For ferreting out details on employment, finances and family history, cash bribes or bottles of whiskey work wonders, detectives say. Some admit hacking phones and computers and paying bribes to obtain credit card records.
Most premarital investigations are ordered by parents, although sometimes spouses-to-be want a little snooping done, including women keen to size up their prospective mothers-in-law in a society where it is common for couples to live with the husband's extended family.
According to detectives, investigations turn up significant problems in about 60% of cases. In about 10%, the discoveries are explosive enough — such as previously undisclosed marriages or serious hereditary diseases — to cause cancellation of the wedding.
For the caste-conscious, a hidden Dalit relative, or so-called untouchable, is also problematic. "Caste and dowries remain huge issues today, and people like to exaggerate," says Sachit Kumar, director of Globe Detective Agency.
A factor driving premarital investigations is the growing number of cases in which foreigners of Indian descent marry and then disappear, often taking huge dowries with them. It happens to 30,000 brides every year in northern Punjab state alone, according to India's National Commission for Women.
A woman named Priya, 35, hired detectives to investigate three potential husbands she met on matchmaking sites. The first one, it turned out, had lied about almost everything. The second was short-tempered to everyone but his mother, to whom he was slavish.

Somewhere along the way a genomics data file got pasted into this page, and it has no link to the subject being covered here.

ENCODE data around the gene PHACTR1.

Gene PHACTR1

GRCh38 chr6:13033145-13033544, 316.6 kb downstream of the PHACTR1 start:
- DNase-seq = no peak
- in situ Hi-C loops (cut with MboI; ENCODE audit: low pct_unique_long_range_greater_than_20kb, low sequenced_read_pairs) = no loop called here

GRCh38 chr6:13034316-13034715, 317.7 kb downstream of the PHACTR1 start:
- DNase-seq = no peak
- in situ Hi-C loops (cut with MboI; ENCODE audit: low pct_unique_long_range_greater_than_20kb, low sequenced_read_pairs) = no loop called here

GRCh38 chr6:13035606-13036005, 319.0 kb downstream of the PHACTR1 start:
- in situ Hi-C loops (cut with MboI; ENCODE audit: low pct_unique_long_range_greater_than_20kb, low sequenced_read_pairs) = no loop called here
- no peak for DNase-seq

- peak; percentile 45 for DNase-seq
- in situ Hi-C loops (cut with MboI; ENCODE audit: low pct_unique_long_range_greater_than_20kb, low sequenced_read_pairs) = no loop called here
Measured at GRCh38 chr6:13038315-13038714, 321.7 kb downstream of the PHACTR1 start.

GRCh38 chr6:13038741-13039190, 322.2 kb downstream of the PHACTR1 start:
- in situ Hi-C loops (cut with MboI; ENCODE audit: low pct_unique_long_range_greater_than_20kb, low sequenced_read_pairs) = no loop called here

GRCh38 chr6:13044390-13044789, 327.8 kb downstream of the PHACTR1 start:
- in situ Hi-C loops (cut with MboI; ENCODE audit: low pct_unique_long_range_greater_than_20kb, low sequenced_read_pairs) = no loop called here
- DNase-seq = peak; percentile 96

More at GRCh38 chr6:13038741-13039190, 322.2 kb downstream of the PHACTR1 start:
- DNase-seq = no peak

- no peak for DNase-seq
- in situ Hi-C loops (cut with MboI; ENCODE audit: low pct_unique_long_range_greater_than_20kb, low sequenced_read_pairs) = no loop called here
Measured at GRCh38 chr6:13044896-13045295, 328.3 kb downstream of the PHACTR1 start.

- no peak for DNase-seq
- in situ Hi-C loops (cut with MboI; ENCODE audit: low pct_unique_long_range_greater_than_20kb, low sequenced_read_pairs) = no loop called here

The third checked out on all counts. He's now her fiance.
"All told, I've spent $2,000 on investigations," says Priya, who asked to be identified by her first name only for fear of jeopardizing her marriage. "But otherwise I'd be trapped. It was money well spent."
Some, however, find spying on a future spouse questionable.
"There's no trust to begin with if you feel compelled to hire a detective," says Amrita O'Sullivan, 28, who works in an advertising agency in Gurgaon. "It's a complete intrusion."
After 30 minutes on the highway, the young woman in the silver Hyundai arrives at a suburban house, greets a man in a striped shirt and heads to the balcony for a cigarette.
"We suspect it's her boyfriend," scarless Kumar says over the whine of a power saw at a construction site. The detectives drive past the house, but they think the pair suspects something — further evidence of guilt, they say — so they retreat out of sight near the cul-de-sac's exit.
"I think he's a manager at her company," says Kumar-with-the-scar. "You develop a sixth sense."
The hours pass. It's over 100 degrees. A dog plunks down in the shade as the detectives listen to Bollywood tunes on a cellphone. Many people think private investigators are all about thrills, they say, but more often it's endless waiting.
There are minor compensations.
"Her eyes are beautiful," says Kumar-with-the-scar, looking at the woman's picture again. "It's always more interesting if they're beautiful. And in this business, beauty fuels temptation. Beauty has many takers."
Tanvi Sharma of The Times' New Delhi bureau contributed to this report.